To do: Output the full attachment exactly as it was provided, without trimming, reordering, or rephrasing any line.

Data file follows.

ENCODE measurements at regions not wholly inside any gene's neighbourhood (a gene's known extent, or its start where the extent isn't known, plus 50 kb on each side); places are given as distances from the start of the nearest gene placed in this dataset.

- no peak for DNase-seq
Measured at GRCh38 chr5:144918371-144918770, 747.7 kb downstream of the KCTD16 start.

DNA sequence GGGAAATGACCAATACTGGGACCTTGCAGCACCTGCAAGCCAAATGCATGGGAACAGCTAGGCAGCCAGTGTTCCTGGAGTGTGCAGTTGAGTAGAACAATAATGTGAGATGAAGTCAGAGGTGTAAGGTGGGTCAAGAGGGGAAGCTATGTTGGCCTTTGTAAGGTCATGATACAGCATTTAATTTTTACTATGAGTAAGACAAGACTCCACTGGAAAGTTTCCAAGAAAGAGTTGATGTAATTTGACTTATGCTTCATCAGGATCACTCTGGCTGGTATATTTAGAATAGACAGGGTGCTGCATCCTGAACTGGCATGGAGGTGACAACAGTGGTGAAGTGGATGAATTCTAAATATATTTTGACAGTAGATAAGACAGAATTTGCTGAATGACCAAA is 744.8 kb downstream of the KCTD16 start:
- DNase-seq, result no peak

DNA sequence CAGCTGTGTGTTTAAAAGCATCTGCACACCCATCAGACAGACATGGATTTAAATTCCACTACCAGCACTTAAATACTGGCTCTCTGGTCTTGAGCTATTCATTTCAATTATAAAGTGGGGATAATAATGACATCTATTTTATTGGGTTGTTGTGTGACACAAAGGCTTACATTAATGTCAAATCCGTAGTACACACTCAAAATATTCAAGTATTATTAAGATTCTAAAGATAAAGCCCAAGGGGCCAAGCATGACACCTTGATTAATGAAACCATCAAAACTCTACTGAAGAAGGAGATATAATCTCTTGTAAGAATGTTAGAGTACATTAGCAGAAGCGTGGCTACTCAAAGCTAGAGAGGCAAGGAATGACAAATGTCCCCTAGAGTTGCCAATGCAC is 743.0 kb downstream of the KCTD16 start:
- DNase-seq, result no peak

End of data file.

ENCODE measurements at regions not wholly inside any gene's neighbourhood (a gene's known extent, or its start where the extent isn't known, plus 50 kb on each side); places are given as distances from the start of the nearest gene placed in this dataset.

- no peak for DNase-seq
Measured at GRCh38 chr5:144918371-144918770, 747.7 kb downstream of the KCTD16 start.

DNA sequence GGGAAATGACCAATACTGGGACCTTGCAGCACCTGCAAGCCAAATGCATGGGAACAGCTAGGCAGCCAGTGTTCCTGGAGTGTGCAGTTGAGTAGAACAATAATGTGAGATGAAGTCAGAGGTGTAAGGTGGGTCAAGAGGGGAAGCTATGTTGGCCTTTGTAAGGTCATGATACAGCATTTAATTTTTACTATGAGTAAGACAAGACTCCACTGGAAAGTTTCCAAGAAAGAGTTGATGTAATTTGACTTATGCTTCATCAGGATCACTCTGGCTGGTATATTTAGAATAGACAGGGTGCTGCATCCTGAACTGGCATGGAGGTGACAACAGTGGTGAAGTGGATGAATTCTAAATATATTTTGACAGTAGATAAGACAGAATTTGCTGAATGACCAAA is 744.8 kb downstream of the KCTD16 start:
- DNase-seq, result no peak

DNA sequence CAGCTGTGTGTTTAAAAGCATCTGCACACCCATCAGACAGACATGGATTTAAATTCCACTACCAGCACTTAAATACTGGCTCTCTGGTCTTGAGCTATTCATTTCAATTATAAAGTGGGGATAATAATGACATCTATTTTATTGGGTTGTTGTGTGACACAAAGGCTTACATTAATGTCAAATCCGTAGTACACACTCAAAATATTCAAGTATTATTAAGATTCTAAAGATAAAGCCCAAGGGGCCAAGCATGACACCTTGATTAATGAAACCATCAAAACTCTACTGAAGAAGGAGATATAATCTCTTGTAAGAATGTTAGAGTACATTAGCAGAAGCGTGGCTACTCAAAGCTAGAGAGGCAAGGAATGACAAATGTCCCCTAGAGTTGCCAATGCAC is 743.0 kb downstream of the KCTD16 start:
- DNase-seq, result no peak